Use of Plan Assets for Non-Plan Related Political Issues Violates ERISA

The Department of Labor’s Employee Benefit Security Administration (EBSA) has issued an advisory opinion about plan fiduciaries using plan assets to further policy or political issues through proxy resolutions.

The opinion says that it is the DoL’s view that the use of pension plan assets by plan fiduciaries to further policy or political issues through proxy resolutions that have no connection to enhancing the value of the plan’s investment in a corporation would violate the Employee Retirement Income Security Act (ERISA).

In its recent advisory opinion, the administration expressed that plan fiduciaries risk violating the “acting for the exclusive purpose of plan participants and beneficiaries’ rule of ERISA when they exercise their fiduciary authority in an attempt to further legislative, regulatory, or public policy issues through the proxy process when there is no clear economic benefit to the plan. In such cases, EBSA said, it would expect fiduciaries to be able to demonstrate in enforcement actions their compliance with the requirements of ERISA.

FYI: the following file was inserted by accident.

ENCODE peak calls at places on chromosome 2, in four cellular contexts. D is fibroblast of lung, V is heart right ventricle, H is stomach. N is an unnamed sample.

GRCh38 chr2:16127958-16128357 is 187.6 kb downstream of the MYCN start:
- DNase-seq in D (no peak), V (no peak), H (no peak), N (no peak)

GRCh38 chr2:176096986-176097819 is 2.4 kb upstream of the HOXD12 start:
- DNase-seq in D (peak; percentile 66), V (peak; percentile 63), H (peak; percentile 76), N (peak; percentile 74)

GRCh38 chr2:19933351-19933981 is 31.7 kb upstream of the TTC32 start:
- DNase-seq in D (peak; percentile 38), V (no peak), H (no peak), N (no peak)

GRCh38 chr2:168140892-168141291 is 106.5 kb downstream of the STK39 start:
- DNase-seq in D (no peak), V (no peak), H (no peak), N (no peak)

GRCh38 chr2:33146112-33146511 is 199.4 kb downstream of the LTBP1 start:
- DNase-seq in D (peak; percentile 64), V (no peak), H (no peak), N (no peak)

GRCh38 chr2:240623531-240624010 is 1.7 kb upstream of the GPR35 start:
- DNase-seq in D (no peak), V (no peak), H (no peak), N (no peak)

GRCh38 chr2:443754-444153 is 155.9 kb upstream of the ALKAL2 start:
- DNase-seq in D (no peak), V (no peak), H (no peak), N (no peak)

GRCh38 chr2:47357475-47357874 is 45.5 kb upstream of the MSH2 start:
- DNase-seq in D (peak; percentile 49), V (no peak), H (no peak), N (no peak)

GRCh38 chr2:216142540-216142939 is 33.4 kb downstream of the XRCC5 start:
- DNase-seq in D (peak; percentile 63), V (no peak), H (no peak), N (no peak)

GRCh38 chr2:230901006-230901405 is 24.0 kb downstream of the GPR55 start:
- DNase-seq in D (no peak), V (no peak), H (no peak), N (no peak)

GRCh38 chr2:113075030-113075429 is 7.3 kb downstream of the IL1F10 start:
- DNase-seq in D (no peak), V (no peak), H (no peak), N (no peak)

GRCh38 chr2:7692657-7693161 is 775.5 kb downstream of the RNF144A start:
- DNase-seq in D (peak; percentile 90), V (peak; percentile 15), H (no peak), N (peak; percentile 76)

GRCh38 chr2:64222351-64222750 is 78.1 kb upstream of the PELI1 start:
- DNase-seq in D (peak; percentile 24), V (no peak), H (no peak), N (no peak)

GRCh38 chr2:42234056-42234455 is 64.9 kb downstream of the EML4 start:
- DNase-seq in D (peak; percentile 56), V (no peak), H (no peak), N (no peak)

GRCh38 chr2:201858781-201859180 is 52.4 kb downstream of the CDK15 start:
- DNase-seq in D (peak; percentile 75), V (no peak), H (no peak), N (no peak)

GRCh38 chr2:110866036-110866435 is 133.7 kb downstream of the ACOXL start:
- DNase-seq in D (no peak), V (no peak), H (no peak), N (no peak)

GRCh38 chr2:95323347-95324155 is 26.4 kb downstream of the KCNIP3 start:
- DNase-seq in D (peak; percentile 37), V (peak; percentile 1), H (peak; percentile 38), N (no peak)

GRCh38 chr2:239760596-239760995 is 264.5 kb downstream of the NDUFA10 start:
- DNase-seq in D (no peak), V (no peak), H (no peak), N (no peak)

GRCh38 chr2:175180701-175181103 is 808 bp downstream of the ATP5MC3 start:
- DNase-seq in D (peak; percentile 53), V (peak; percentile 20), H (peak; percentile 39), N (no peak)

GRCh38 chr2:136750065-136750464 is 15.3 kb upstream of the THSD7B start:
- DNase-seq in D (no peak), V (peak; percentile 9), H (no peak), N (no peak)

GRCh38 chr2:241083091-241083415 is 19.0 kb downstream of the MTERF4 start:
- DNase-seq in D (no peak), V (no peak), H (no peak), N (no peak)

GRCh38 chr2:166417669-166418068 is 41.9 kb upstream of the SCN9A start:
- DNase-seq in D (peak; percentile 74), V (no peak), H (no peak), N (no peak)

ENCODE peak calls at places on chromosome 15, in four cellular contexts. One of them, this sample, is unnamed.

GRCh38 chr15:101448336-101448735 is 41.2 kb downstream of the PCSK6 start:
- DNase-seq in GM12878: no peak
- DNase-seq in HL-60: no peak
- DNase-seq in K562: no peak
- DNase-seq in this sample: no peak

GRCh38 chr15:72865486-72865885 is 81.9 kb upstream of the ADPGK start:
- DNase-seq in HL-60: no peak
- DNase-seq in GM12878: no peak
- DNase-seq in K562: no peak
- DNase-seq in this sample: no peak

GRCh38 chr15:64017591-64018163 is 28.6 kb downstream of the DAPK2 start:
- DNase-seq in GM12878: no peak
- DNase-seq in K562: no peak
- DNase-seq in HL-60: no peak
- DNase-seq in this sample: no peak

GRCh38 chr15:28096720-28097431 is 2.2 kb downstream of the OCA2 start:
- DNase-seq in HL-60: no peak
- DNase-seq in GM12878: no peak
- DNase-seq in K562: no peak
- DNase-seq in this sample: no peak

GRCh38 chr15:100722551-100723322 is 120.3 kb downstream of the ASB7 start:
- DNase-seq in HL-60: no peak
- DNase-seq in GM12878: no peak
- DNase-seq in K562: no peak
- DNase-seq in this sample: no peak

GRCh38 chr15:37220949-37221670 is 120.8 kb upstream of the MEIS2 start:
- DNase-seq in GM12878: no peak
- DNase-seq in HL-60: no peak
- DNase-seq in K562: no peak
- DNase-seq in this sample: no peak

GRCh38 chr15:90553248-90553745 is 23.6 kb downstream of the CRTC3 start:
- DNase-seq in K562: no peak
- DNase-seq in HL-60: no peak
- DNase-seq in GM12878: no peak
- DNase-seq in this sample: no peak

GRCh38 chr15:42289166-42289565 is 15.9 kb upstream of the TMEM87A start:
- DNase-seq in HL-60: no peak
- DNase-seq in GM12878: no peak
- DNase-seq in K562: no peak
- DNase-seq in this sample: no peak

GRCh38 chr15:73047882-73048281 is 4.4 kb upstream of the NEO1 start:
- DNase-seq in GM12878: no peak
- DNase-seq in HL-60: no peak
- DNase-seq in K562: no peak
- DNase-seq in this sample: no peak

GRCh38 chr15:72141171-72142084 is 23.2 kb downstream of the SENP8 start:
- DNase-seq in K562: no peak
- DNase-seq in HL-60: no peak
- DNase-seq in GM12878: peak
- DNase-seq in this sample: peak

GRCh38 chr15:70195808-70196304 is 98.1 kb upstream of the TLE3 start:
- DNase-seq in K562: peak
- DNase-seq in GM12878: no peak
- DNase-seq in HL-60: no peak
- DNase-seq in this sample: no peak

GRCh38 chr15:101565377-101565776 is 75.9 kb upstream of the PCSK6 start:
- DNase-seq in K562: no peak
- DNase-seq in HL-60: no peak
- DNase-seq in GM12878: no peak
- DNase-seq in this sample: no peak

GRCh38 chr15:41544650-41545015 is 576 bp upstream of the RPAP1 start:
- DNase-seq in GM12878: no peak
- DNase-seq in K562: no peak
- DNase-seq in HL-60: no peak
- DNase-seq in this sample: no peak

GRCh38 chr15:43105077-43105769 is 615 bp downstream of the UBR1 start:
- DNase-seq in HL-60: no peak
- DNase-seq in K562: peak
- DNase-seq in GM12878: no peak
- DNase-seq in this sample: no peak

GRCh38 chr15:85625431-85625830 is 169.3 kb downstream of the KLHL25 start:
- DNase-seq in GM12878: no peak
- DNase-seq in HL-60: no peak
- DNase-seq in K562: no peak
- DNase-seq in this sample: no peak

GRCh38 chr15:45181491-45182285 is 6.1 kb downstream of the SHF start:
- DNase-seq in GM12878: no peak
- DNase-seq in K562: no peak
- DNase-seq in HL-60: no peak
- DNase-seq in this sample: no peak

“As the Department has indicated in other contexts, plan fiduciaries may not increase expenses, sacrifice investment returns, or reduce the security of plan benefits to support or promote goals not directly related to the plan,” the administration said in the document.

The EBSA pointed out that the advisory opinion further clarifies Interpretive Bulletin 94-2 in which the department set forth its view that the fiduciary duties required by ERISA to act with prudence and for the sole interest of the participant generally dictate that, in voting proxies, the fiduciary must only consider factors that affect the value of the plan’s investment and not unrelated objectives. ERISA also requires that fiduciaries act for the exclusive purpose of paying benefits and defraying reasonable administrative expenses, the EBSA said.

The previous bulletin provides that an investment policy that contemplates activities intended to monitor or influence the management of a corporation in which a plan owns shares complies with a fiduciary’s obligations under ERISA if the fiduciary concludes that there is a reasonable expectation that such activities will enhance the value of the plan’s investment in the corporation sufficient to outweigh the costs involved. Interpretive Bulletin 94-2 makes it clear that plan fiduciaries must first take into account the cost of such action and the role of the investment in the plan’s portfolio, the EBSA stated in its opinion.

EBSA Advisory Opinion 2007-07A can be found here.